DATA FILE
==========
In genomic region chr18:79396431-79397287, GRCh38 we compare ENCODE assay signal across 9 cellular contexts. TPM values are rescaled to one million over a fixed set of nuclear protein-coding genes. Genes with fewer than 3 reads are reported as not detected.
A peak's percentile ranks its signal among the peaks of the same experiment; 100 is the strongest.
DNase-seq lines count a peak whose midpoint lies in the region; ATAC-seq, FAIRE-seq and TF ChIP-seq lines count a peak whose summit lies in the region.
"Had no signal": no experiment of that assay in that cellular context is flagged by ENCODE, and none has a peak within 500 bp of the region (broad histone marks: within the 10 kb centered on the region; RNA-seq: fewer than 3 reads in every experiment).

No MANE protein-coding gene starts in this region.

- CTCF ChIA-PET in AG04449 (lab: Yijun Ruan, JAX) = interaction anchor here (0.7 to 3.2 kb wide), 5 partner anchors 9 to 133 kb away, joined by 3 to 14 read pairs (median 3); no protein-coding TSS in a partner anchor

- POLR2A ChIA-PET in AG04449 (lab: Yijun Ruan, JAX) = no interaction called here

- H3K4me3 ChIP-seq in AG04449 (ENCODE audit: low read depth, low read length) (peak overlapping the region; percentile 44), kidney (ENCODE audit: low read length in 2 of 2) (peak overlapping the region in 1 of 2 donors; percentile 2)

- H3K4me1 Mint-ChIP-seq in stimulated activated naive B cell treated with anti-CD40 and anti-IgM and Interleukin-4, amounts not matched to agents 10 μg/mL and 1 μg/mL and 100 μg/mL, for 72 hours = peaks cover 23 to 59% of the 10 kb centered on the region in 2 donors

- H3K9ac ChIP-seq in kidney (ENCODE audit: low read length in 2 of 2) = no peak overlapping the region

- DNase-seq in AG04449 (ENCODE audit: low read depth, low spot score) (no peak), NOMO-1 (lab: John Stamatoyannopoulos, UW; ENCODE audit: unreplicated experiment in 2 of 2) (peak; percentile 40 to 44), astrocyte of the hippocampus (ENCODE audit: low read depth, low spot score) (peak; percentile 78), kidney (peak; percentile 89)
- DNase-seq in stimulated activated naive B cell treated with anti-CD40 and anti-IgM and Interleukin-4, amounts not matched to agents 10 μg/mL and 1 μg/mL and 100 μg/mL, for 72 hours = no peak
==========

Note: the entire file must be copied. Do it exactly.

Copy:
In genomic region chr18:79396431-79397287, GRCh38 we compare ENCODE assay signal across 9 cellular contexts. TPM values are rescaled to one million over a fixed set of nuclear protein-coding genes. Genes with fewer than 3 reads are reported as not detected.
A peak's percentile ranks its signal among the peaks of the same experiment; 100 is the strongest.
DNase-seq lines count a peak whose midpoint lies in the region; ATAC-seq, FAIRE-seq and TF ChIP-seq lines count a peak whose summit lies in the region.
"Had no signal": no experiment of that assay in that cellular context is flagged by ENCODE, and none has a peak within 500 bp of the region (broad histone marks: within the 10 kb centered on the region; RNA-seq: fewer than 3 reads in every experiment).

No MANE protein-coding gene starts in this region.

- CTCF ChIA-PET in AG04449 (lab: Yijun Ruan, JAX) = interaction anchor here (0.7 to 3.2 kb wide), 5 partner anchors 9 to 133 kb away, joined by 3 to 14 read pairs (median 3); no protein-coding TSS in a partner anchor

- POLR2A ChIA-PET in AG04449 (lab: Yijun Ruan, JAX) = no interaction called here

- H3K4me3 ChIP-seq in AG04449 (ENCODE audit: low read depth, low read length) (peak overlapping the region; percentile 44), kidney (ENCODE audit: low read length in 2 of 2) (peak overlapping the region in 1 of 2 donors; percentile 2)

- H3K4me1 Mint-ChIP-seq in stimulated activated naive B cell treated with anti-CD40 and anti-IgM and Interleukin-4, amounts not matched to agents 10 μg/mL and 1 μg/mL and 100 μg/mL, for 72 hours = peaks cover 23 to 59% of the 10 kb centered on the region in 2 donors

- H3K9ac ChIP-seq in kidney (ENCODE audit: low read length in 2 of 2) = no peak overlapping the region

- DNase-seq in AG04449 (ENCODE audit: low read depth, low spot score) (no peak), NOMO-1 (lab: John Stamatoyannopoulos, UW; ENCODE audit: unreplicated experiment in 2 of 2) (peak; percentile 40 to 44), astrocyte of the hippocampus (ENCODE audit: low read depth, low spot score) (peak; percentile 78), kidney (peak; percentile 89)
- DNase-seq in stimulated activated naive B cell treated with anti-CD40 and anti-IgM and Interleukin-4, amounts not matched to agents 10 μg/mL and 1 μg/mL and 100 μg/mL, for 72 hours = no peak